also the panel becomes a compressor on/off switch so you don't have to wire a separate switch, just use the breaker to turn it on and off.
    Good luck, if I can help just hauler
    okay one last thing . I have seen guys come through the wall use flex conduit go to the compressor and mount a small single breaker box right on the side of the compressor and thats it. No matter what you decide it will work great. P.s use a oiled compressor they just work better. I was at harbor freight to day and the have 220 compressors with 60 or 80 gallon tanks that stand straight up for $397.00. They looked decent and the price is pretty good too. If you have not got the compressor yet call the repair shops in your area and ask if they can tell you who has upgraded theirs or who has went out of business and is selling their equipment. I bought both my compressors this way and got a 8k compressor for 1000.00 and a 2800.00 for 400.00 like new. not cheapies
    Jeff

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  • duke
    replied
    thanks again everybody. if you guys weren't here to help us newbies, i guess we wouldn't be here
    cheers

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  • DALE
    replied
    You can go as far as you want from the box if you use the correct wire.
    Do you think the put boxes every ten feet in factories?? Nope just grab some more conduit and go however far you need?

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  • tomg552001
    replied
    If you do have any doubts, or you notice the line gets hot while being used....just do what i said and throw a box inbetween the 2 lines, if anything, the smaller panel will blow before the larger and not cause as many problems

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  • non-stick
    replied
    I wouldn't say he was "full of it".... maybe just covering his own keyster for selling you stuff. But we're talking the real world here and if what he said was true, EVERYTHING would be within 10 feet of the main panel,right? Heavier gauge wire and you won't have a problem. I assure you. By the way..... we like falling back on your insight as well,mate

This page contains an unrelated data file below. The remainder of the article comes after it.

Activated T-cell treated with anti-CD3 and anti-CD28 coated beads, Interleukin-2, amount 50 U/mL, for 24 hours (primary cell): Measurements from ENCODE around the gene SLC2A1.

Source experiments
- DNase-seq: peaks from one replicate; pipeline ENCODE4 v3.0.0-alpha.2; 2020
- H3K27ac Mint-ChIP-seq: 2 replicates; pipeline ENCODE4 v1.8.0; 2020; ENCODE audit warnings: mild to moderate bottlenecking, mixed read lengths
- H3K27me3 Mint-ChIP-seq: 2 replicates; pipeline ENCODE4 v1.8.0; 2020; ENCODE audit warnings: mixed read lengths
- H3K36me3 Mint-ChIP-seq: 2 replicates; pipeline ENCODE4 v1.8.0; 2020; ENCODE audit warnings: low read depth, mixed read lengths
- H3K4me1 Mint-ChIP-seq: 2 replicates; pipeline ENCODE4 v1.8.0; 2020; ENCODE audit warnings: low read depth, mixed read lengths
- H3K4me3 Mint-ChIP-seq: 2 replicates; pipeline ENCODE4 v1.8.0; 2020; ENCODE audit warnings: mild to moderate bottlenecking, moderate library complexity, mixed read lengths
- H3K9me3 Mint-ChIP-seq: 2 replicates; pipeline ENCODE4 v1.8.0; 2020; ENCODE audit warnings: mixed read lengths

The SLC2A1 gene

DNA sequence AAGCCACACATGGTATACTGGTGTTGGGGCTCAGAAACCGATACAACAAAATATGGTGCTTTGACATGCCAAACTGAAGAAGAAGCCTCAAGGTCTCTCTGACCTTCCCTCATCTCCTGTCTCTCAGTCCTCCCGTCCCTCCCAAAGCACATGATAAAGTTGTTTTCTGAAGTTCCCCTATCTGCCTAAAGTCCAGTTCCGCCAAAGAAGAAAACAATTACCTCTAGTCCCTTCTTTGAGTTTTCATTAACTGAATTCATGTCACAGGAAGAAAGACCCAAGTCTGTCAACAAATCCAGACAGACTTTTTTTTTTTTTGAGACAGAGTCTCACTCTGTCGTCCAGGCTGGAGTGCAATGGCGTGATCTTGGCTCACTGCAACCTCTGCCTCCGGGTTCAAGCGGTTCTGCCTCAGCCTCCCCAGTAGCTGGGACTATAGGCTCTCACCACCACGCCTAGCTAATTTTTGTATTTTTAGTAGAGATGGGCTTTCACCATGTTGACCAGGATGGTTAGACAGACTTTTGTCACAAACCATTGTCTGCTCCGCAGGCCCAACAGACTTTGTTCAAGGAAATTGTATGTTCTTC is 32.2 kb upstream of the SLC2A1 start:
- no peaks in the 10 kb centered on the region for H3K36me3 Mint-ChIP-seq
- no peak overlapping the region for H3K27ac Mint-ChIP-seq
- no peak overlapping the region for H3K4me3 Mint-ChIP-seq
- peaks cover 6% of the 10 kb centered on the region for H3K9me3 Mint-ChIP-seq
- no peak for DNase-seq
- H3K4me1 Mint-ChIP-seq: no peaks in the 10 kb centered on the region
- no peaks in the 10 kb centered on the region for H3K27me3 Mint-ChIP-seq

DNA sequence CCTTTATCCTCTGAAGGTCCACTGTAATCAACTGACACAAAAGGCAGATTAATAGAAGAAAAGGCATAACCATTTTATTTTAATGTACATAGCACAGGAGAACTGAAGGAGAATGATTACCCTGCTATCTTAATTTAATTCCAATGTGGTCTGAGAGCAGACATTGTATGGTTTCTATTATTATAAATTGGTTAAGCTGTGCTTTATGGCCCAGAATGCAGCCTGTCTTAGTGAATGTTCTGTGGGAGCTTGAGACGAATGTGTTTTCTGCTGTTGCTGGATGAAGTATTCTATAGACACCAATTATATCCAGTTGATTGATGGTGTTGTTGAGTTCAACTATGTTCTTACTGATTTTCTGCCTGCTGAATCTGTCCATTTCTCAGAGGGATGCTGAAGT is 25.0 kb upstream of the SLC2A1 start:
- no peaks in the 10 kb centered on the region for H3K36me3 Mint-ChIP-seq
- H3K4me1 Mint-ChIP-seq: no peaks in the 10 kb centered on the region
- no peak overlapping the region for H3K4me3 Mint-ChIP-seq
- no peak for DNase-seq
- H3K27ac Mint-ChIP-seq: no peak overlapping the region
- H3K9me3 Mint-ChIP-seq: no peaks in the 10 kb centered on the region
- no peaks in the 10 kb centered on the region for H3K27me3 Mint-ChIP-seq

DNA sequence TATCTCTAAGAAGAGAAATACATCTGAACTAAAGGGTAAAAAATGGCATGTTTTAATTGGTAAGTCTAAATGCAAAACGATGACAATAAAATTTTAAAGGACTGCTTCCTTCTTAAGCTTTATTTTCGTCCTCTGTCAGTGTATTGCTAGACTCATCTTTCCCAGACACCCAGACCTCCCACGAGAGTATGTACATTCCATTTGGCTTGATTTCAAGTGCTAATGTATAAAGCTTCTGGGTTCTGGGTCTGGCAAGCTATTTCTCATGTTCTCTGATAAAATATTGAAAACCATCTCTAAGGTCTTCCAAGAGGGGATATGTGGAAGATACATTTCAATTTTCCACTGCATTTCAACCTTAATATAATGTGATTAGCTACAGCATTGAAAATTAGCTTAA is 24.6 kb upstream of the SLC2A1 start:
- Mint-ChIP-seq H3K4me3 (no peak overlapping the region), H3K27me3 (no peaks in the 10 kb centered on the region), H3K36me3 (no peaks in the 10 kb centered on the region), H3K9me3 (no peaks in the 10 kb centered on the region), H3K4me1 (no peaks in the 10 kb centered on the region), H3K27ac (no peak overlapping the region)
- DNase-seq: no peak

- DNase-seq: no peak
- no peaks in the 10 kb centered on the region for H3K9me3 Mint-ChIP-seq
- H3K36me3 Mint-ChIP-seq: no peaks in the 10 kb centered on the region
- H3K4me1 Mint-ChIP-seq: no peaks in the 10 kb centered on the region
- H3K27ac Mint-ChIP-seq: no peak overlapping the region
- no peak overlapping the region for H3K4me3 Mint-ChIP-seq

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  • duke
    replied
    WHEWWW!!!!!!
    thanks guys , i was thinking of doing it anyway, but i needed you guys to confirm that he was "full of it"
    i feel so much better knowing you guys are there to fall back on

    cheers duke.

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  • non-stick
    replied
    Duke... you can go more than 10 feet from the main. Whoever told you that was full of it. Just use a heavier gauge wire to have no loss of amperage and you'll be fine. I was at an old coating shop of mine on MOnday and the ovens there are (some of them anyways) at least 50 feet away from the mains. You'll do just fine, don't worry.

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  • tomg552001
    replied
    You can always wire a breaker box inbetween the main box. Basicaly use say a 50 amp breaker in the main box, run a wire 15 feet into a smaller box with a 30 amp or so, than from there to your compressor. You'll be fine. 10 feet is BS, how many people have there electric oven wired 10feet from their main panel? I bet not many.

    Leave a comment:


  • duke
    replied
    HELP!!!!!
    found out through C/H tech, i should not wire 230v compressor any more than 10 feet from power box i need 28 feet.
    10 feet means i will have compressor out side utility room, i will get divorced if i do this
    2nd choice is 20 gallon oiled, or 28 gallon oil free(noisy) which i can keep from unduly annoying anyone inside house

    any advice?

    Leave a comment:


  • duke
    replied
    i will check out home depot tomorrow about that deal.
    i have my stove wired so it works on 115v
    i think i will probably go with extension lead, untill i get permanent space for compressor.
    cheers

    Leave a comment:


  • tomg552001
    replied
    Yep, wiring a 220 line is simple. Mereley need a 2 pole breaker, a length of 8-10 gauge wire, an outlet and some large staples. Just make sure you know what you're doing and dont fry yourself. 110 makes you feel funny, but 220 will knock you on your butt